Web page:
Friday, September 28, 2007

Fame and Fortune; At Last They Come Home Where They Belong

In Wednesday's geology lab, we participated in a minerals/rock-identification exercise that was really a review of the previous geology course I took last fall. It was great fun, and a good reminder of why I'm so interested in geology.

So at the end of the lab, my lab partner and I were attempting to identify "unknown rock C," along with about 7 other students. Clustered around the table at the front of the room, we debated what minerals were present in the rock, whether it was more mafic or felsic, intrusive or extrusive, and attempted to locate the rock on a chart that would help us identify it.

"Andesite," I said. "I think it's andesite."

My colleagues gathered around differed, each offering a different hypothesis as to the identity of the unknown. Eventually the TA -- noticing our debate -- came over to walk us through the identification process. After this, she finally pronounced that the rock was . . . andesite.

One of the students (a member of the university marching band, I believe; probably all of 19 or 20 years old) said to me, "Next week, will you be my lab partner?"

YEAH! Score one for the old lady of the class!

Dear Geology Major . . .

who sits in front of me in my geology class:

Your swiveling classroom seat is not an easy chair or a lounge chair or your living room sofa. You are sitting in class, not in front of the TV. The professor's lecture may be boring, but I bet if you really try, you can drum up a bit of enthusiasm for understanding how the systems that make up our atmosphere work. When you slide your butt down in your chair, stretch your long legs out in front of you, and reach back with your arms as if you are participating in some crafty new-age yoga pose, your hands end up about two inches in front of my nose. I could casually reach over with my pencil and poke you in the top of the head. In other words, you are seriously invading my personal space.

I have refrained from doing so thus far, out of kindness to your kind in general (i.e. young, silly undergraduates) and because I enjoy watching the professor get astonished at your overall stretchiness and flexibility in the middle of a classroom lecture. But my patience is nearing an end. If you feel a poke on the top of your prematurely balding head, or if the backwards-pointing brim of your baseball cap gets knocked down any further than it already is, you'll know it's me.

Signed,

Old Lady Who Sits Behind You In Class

Tuesday, September 25, 2007

You Never Call, You Never Write

I'm trying not to complain, but since I had to miss class on Monday (because I was doing some professional development work for a school district) I emailed my professor on Friday, asking for Monday's homework so I could get started on the homework on Tuesday. Here it is, Tuesday night, and still no response.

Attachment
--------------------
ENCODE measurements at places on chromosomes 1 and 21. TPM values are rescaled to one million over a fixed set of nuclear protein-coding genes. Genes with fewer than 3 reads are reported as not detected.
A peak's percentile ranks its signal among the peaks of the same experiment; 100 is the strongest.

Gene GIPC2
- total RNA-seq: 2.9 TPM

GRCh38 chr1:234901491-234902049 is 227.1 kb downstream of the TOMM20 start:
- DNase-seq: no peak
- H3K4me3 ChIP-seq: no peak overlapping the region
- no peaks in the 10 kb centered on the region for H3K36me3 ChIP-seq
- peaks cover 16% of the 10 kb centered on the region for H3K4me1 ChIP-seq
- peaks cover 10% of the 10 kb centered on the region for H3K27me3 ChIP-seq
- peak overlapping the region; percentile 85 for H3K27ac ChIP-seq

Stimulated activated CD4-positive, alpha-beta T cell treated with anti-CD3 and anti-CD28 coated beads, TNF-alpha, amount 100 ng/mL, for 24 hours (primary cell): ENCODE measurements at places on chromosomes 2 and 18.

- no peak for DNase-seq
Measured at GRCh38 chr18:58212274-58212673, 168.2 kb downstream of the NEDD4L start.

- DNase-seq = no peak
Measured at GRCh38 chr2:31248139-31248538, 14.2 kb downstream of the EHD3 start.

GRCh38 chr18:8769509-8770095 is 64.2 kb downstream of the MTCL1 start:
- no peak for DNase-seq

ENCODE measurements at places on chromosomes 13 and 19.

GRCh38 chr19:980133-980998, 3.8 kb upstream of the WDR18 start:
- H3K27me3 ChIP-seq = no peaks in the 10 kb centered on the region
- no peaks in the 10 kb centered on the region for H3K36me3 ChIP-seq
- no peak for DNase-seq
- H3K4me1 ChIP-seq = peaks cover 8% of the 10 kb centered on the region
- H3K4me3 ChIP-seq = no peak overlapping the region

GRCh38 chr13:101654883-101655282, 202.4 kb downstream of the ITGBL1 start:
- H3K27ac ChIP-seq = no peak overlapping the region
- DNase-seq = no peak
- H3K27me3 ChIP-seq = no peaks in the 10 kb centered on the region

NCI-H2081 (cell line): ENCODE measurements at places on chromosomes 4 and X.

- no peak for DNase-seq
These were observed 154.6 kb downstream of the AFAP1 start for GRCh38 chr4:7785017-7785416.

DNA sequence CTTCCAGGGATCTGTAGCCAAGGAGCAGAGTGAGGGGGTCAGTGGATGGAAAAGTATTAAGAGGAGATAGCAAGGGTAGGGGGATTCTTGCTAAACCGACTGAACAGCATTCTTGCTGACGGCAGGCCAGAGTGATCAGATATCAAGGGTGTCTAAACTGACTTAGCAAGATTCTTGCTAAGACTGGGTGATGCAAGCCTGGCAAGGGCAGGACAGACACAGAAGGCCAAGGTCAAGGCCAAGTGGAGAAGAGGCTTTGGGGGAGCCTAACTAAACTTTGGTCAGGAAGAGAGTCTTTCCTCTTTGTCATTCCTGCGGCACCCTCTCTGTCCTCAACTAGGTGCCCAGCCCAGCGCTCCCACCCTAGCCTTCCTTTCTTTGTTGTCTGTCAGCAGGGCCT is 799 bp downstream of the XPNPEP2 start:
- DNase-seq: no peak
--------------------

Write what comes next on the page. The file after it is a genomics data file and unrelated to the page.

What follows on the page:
Guess I'll pick it up in class on Wednesday.

Saturday, September 22, 2007

Homework

In this semester's attempt to achieve science nerd queen-ness, I'm taking a 2000 level geology class that takes a systems approach, involves some chemistry, and really pushes on my (somewhat rusty) quantitative skills.

It's that last part that is the reason why each week's homework (handed out on Monday; due on Friday) TAKES ME ALL WEEK TO FINISH SUCCESSFULLY. Last week's assignment involved the quadratic equation. Now I do remember learning the quadratic equation back many, many years ago. But really, in my life as an English/adolescent literacy type, there's not a whole lot of call for it. So this week, as in every previous week, the homework (initially) stumped me. I got help from all and sundry, including Footslogger, my math teacher friends, the class TA, and a math professor. Eventually I did finish it, though I'm pretty sure there are mistakes in it.

We also had a test on Friday, and I'm pretty sure I did ok. As always, the content of the course is interesting, and the math points up the weaknesses in my background. Oh, and how long it has been since I took algebra (24 years, to be pointed).

On a completely unrelated topic -- but one that is on my mind this weekend -- I heard a rumor (oh, how I hope this one isn't true) this weekend about a former student caught in some reprehensible behavior with a high school student. Makes. Me. Sick. I know this behavior is not a reflection on me or my teaching, but it makes me feel that I failed this student somehow. It is a sobering reminder that my students -- future teachers -- have huge responsibilities to their students and to the parents of those students. Which makes my responsibility that much more serious.

Saturday, September 15, 2007

Oh, the drama.

Just a short note to say that I'm freaking out because I have no idea how to do my homework assignment for my geology class. It involves half-life and requires manipulation of an equation.

Can you say 23 years since I took algebra?

I'm going to try to email my lab instructor to get some help. Or maybe my husband can help me. Otherwise, I'm lost.

Education? Computers?

OK, I saw the career thing flying around at Dr. Crazy and Profgrrrrl, and decided to go and do it myself.

So here are my top 10 careers, according to Career Cruising:


1.Professor

2.Foreign Language Instructor

3.ESL Teacher

4.Music Teacher / Instructor

5.Computer Support Person

6.Computer Programmer

7.Computer Trainer

8.Elementary School Teacher

9.High School Teacher

10.Multimedia Developer

I find it quite interesting that ALL of the top 10 involve either education (which I've been doing for lo these 23 years) or computers (which I'm a freakin' geek about).

If you want to go and try, the username is nycareers and the pw is landmark.

Tuesday, September 04, 2007

Summit video

video

Here's a short video of the final summit of Katahdin, the successful end of my pursuit to complete the Appalachian Trail. Narrated by Footslogger, of course.